IVINS — Ivins city officials are looking at a world of possibilities.
Well, maybe not a world’s worth, but certainly 100 acres of possibilities.
Public Works Director Charles R. Gillette is putting together an application asking the Bureau of Land Management for a 100-acre parcel just south of town. The BLM makes its land available to municipalities and nonprofit organizations under the Recreation and Public Purposes Act, passed by Congress in 1954.
Gillette told St. George News that “there is no cost for the property; it will be granted from the BLM to the city after development (of the parcel) is completed.”
The city’s cost will be for that development, Gillette said, including, “getting across Graveyard wash with an access road and utilities.” The property is directly south of the city.
He said the BLM program allows only specific uses for the land, “things that would serve the public purpose.”
Gillette, as well as Parks and Recreation Director Benny Sorensen and their staffs, brainstormed a wish list of potential projects they discussed with Ivins City Council at a work session last month.
One high-profile possibility raised at the meeting is an events stadium, with perhaps 1,000 seats, that would host concerts, fairs or rodeos.
Sorensen said a stadium isn’t firmly on the radar, but it’s an idea that has been kicked around as part of the brainstorming process.
He said that when he first got involved in the town, “people would have laughed if someone said there would be medical school in Ivins, so there are things not on our radar that would be nice to be looking toward.”
Other recreation-related ideas discussed at the council meeting included bike, equestrian and hiking trails, a trailhead connecting to existing trails, a dog park, disc golf and downhill BMX courses. And while the property is designated as nonmotorized, it could provide access to ATV trails.
Sorensen added, “We’re looking at possibly in the future a green-waste facility … where people can bring their tree branches and we can chip them up and utilize them for things we do or make them available to the community for use in their yards.”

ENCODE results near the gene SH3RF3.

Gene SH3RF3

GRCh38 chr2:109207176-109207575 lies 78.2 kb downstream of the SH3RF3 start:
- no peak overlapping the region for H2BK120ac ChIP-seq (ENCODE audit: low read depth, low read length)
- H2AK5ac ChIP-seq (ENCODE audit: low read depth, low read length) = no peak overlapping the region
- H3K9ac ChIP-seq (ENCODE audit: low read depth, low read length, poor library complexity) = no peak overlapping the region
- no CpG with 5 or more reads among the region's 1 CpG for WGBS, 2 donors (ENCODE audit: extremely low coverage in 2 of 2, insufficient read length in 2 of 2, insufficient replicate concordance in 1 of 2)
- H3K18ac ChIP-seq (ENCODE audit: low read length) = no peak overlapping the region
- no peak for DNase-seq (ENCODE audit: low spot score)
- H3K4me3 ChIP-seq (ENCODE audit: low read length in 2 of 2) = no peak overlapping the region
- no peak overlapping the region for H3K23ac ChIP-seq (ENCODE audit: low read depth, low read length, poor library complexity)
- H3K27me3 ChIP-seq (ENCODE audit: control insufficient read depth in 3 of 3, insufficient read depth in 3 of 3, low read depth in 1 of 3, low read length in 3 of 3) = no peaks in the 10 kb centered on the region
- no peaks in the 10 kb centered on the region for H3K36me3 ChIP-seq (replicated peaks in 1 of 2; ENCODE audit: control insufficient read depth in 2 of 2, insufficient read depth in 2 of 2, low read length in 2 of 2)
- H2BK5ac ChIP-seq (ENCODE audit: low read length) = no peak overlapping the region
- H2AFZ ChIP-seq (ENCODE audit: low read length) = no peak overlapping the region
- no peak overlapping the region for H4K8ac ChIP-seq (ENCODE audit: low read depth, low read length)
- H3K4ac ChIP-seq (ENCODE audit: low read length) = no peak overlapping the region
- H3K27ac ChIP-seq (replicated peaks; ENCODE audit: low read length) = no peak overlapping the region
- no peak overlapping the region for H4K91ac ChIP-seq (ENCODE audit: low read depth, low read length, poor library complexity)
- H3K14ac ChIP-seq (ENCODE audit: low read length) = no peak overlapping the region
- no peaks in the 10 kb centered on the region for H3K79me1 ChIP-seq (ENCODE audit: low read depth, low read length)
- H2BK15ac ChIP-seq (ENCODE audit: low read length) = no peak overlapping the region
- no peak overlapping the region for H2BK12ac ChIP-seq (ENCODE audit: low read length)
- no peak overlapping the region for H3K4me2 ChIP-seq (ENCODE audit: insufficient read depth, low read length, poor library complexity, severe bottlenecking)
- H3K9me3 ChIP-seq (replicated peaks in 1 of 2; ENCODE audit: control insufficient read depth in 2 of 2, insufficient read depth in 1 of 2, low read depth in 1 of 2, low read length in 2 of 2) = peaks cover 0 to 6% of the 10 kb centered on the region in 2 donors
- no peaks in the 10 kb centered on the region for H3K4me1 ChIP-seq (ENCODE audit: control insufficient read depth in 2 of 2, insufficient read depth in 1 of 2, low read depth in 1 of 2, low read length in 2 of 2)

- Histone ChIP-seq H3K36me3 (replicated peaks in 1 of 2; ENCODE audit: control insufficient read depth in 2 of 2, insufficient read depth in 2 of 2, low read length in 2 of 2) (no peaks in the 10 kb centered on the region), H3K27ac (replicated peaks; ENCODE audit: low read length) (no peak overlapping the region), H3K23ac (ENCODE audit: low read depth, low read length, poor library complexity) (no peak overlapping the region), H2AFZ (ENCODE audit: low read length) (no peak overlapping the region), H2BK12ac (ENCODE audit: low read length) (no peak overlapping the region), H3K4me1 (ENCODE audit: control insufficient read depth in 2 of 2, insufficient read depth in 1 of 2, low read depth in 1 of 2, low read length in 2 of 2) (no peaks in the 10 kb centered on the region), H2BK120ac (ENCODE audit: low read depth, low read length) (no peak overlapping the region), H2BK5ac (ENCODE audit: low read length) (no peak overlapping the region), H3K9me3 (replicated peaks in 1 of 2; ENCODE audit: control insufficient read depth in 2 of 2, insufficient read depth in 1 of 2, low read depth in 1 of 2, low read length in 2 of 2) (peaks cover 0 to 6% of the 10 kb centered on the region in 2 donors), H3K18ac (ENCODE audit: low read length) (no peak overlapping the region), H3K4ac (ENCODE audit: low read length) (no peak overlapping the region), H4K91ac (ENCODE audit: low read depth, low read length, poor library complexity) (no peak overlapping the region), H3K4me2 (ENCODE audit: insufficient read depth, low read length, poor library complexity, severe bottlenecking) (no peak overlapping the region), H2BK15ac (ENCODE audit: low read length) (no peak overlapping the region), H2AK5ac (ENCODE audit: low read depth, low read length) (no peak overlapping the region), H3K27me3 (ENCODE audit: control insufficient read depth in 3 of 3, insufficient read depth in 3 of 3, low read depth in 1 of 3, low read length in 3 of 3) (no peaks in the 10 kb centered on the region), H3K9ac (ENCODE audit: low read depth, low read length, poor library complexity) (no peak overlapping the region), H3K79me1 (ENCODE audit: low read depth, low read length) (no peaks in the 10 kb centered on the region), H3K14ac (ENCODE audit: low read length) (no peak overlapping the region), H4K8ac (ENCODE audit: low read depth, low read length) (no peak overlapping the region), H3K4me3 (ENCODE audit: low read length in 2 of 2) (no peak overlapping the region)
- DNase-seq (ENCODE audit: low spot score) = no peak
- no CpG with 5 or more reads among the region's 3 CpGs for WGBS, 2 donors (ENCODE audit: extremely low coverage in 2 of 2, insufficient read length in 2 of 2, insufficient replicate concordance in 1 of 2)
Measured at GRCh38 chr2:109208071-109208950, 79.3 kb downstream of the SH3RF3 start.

Beyond recreation, the city would use the property to facilitate moving both the Public Works and Parks departments: the former would take about seven acres on the property and the latter would move into Public Work’s vacated space adjacent to the Ivins cemetery.
Public Works is outgrowing the space and needs more room for office equipment and vehicle storage, fleet operations, heavy equipment, including a back hoe, dump trucks, Gillette said.
The building at the cemetery, however, would comfortably house the Parks department.
Sorensen also said that at some point there will be a need for another cemetery.
“We’re probably looking at seven to 10 acres for a future cemetery … in 10, 15, 20 years when we actually might need – and we might need it sooner – but when we’ll need a new cemetery we’ll already have the space set aside,” he said.
Gillette told City Council that he’d like to see communications towers placed atop hills on the property.
“We need communications towers just for some of our communications, our data … for our water and sewer systems,” he said. “There are also, obviously, some other communications possibilities as well.”
The towers can be a revenue source for the city, he added, as long as the funds are used for improvements on the property according to BLM guidelines.
He said that a ridge line running through the property will limit how much can be built on the land.
“There’s so much slope, I don’t see it being fully developed,” he said, “out of 100 acres, probably 50 acres that’s usable.
“You could do a ballfield out there, but it would require a lot of grading. The soils aren’t really good soils – it’s right smack dab in the middle of a blue clay formation – so, whatever structures we want out there, we want to keep those to a minimum. Blue clay is OK for ballfields and cemeteries and such, but with buildings you have a lot of problems.”
There is no deadline for submitting the application, but Gillette said he’d like to have it done by the end of the year.
He and city staff “will put together a few plans, different alternatives for City Council to look at,” he said, adding that he anticipates council would “do some kind of public-involvement process” before final decisions are made.
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